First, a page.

Tuesday, April 7, 2015

One Week Down.

You are quite right. I missed a day yesterday. I did not post a poem. I am going to count that extra poem I wrote early on in place of yesterday's, and call it even.

It wasn't for lack of trying. Indeed, two pieces of paper, covered with lines of verse, scratched out and restarted, attest to the fact that I actually wrote quite a bit of poetry yesterday. I merely could not finish it. I gave up at around 1 a.m..... Well, no, that is not true. I took a break from it at 1 a.m. and spent half of today, attempting to redeem it, but could not. To quote Bertie Wooster, "One has tried, one has failed! One can do no more."

Today's prompt, I am sorry to say, was a love poem. Or an anti-love poem. You had a choice. Now, I am not really much of a love poem sort of person, but I am not so bitterly cynical that I'm going to write against it either. The problem is that I don't consider love as a soft, sweet thing. I consider a brilliant, beautiful flaming sword of a thing; sharp as steel, double edged; glorious and burdensome and painful and hard. It is makes heroes and martyrs out of people. It involves sacrifice and renunciation, and while true love is always good, it doesn't always feel good. Love is so much more awesome than feeling. Loving truly makes us most human; that is to say, most like God. For we are made in His image and likeness, and the more truly human we are, the more we reflect Him.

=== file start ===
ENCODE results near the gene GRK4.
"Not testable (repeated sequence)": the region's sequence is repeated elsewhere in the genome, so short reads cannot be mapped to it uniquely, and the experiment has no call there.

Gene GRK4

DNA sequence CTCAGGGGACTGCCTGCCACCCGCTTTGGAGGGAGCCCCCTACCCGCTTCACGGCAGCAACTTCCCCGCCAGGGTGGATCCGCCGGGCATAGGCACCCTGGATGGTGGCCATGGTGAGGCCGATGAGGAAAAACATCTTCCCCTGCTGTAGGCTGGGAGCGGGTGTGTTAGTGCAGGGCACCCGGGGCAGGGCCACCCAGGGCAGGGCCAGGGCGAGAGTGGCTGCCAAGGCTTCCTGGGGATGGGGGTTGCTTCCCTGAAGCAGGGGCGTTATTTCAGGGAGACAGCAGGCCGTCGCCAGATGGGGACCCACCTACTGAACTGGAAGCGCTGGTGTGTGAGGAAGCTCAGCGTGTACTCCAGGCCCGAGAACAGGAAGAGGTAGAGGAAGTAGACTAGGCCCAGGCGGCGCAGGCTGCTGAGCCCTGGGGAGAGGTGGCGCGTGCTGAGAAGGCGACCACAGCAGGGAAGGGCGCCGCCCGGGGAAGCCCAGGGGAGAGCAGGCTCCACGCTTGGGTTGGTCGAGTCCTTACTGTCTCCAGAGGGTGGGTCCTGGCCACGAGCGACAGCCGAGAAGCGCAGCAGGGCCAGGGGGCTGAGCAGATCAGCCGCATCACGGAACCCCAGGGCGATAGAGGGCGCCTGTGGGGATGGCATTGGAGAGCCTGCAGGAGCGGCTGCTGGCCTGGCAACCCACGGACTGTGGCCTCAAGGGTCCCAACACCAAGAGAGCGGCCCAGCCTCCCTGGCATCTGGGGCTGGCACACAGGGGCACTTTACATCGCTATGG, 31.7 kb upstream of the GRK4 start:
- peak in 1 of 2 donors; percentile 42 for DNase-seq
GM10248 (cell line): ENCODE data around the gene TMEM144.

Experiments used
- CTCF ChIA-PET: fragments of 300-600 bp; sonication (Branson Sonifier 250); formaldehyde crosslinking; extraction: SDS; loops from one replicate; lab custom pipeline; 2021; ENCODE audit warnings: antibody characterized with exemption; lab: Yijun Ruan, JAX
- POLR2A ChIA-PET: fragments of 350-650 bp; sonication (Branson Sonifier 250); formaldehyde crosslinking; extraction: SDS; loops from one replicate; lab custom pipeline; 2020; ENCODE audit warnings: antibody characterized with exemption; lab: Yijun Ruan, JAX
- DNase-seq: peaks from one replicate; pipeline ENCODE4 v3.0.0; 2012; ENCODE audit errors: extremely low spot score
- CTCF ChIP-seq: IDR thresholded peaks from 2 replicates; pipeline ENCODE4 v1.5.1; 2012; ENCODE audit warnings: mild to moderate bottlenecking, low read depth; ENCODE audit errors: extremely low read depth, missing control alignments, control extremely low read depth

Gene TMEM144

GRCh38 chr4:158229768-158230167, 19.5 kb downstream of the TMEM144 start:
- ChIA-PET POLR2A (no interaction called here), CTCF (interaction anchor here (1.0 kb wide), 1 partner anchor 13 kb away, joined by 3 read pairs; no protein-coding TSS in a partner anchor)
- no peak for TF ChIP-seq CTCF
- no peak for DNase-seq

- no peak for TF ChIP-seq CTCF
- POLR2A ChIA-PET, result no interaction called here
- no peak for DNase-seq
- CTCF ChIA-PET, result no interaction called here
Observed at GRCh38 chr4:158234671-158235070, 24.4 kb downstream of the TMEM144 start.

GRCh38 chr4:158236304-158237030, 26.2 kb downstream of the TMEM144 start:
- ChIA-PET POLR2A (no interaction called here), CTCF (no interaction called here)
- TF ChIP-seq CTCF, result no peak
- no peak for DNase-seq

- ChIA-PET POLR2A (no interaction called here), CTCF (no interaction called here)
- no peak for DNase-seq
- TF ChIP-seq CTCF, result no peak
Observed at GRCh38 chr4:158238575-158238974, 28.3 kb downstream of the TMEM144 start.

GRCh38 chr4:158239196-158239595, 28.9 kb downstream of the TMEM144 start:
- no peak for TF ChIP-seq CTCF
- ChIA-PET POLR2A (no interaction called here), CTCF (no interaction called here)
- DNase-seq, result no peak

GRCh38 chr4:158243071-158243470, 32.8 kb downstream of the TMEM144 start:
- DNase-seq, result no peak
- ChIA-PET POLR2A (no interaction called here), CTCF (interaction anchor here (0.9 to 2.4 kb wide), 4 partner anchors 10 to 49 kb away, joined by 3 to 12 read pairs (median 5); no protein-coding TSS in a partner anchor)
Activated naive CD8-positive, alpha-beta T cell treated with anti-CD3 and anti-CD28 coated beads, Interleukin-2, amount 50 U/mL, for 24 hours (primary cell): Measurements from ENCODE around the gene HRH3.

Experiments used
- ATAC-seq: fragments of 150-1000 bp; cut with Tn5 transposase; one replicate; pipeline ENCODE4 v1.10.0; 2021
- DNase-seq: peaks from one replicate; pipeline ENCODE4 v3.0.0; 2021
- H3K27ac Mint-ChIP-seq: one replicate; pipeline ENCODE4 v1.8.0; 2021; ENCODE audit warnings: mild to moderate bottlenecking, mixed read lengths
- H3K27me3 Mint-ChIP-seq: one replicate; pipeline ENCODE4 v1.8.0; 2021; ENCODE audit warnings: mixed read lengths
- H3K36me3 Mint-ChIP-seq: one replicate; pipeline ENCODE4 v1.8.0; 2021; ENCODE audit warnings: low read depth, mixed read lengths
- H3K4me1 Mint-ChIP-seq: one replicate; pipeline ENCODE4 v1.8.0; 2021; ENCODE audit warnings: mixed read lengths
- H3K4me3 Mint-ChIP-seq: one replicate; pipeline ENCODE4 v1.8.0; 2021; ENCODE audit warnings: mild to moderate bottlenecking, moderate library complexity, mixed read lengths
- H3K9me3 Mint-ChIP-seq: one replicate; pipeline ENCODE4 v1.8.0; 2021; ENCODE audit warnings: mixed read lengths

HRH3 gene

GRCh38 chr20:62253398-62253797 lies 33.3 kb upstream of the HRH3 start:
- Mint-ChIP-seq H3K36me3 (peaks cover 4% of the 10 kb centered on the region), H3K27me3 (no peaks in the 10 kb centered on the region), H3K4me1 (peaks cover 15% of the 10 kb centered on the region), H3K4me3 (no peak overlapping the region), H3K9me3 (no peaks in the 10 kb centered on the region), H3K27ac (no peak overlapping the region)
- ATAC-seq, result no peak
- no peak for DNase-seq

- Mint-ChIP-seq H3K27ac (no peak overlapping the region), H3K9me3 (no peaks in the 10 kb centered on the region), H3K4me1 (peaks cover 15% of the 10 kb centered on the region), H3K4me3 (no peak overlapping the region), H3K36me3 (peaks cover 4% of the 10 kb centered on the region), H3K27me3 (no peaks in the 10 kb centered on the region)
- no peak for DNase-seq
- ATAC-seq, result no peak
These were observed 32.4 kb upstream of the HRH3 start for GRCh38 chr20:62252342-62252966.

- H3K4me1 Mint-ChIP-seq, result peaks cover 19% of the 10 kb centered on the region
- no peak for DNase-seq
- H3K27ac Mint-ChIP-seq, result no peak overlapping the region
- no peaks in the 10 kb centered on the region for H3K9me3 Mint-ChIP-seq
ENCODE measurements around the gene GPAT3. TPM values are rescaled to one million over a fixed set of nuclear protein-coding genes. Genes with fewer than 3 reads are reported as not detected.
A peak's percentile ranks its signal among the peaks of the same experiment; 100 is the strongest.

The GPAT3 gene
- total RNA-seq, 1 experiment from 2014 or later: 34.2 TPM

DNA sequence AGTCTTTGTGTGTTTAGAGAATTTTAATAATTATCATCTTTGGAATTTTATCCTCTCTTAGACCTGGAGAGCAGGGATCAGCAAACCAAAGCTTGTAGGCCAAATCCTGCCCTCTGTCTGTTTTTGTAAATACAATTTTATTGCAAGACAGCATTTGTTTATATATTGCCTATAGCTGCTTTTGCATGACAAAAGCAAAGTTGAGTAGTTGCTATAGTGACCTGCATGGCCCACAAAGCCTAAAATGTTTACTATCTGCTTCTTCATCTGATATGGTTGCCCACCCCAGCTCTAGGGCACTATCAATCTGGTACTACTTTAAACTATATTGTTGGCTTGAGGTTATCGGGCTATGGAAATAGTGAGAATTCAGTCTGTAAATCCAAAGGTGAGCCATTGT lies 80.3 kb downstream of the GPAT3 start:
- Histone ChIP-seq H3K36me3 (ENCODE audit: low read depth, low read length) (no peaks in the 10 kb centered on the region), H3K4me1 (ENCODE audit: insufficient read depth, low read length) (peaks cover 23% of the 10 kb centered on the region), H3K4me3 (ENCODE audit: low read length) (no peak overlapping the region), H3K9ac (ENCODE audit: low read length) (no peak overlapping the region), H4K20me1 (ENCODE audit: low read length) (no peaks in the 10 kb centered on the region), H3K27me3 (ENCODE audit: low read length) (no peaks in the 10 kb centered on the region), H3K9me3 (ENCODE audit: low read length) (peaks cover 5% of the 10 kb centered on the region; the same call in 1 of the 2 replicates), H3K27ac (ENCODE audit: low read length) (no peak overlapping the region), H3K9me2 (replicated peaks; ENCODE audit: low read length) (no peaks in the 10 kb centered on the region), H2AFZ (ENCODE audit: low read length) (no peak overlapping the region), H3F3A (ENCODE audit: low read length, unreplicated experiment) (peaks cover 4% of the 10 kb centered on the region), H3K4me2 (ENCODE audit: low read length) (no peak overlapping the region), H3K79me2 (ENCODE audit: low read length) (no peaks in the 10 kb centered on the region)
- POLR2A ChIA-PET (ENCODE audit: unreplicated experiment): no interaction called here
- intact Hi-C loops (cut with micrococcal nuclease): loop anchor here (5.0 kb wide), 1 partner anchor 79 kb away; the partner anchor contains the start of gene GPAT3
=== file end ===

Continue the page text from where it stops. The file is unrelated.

And I do not know how to get all of that into a poem without it being not a love poem.

So this is what I came up with.

They had grown comfortably old together,
  And looked at each other with lovers'eyes.
She still wears gloves when they go out;
  He is fond of red bow-ties.

They hold hands when they walk out together,
  Though he rushes ahead to hold the door.
Her smile still sets his heart to beating,
  As it did when he was twenty-four.

They still go on little dates together.
  She ties a bow in her snow-white hair.
He gallantly offers an arm to support her,
  Whistling some sweet, old-fashioned air.

And they go beautifully together,
  Young at heart and old and wise,
For in their great and happy age,
  They still look with lovers' eyes.

1 comment:

PiperoftheStrait said...

Your poem has left me speechless and nearly breathless in its honesty and to the point simplicity.
I think as we grow older we become ourselves though tend to think of ourselves as we were when we were young. Our kids will always be our kids even when we are 100 and they are 75.
They two people in your poem have grown old together though in their eyes, in their minds and in their hearts they are and shall remain to each other who they were when they met.
Thank You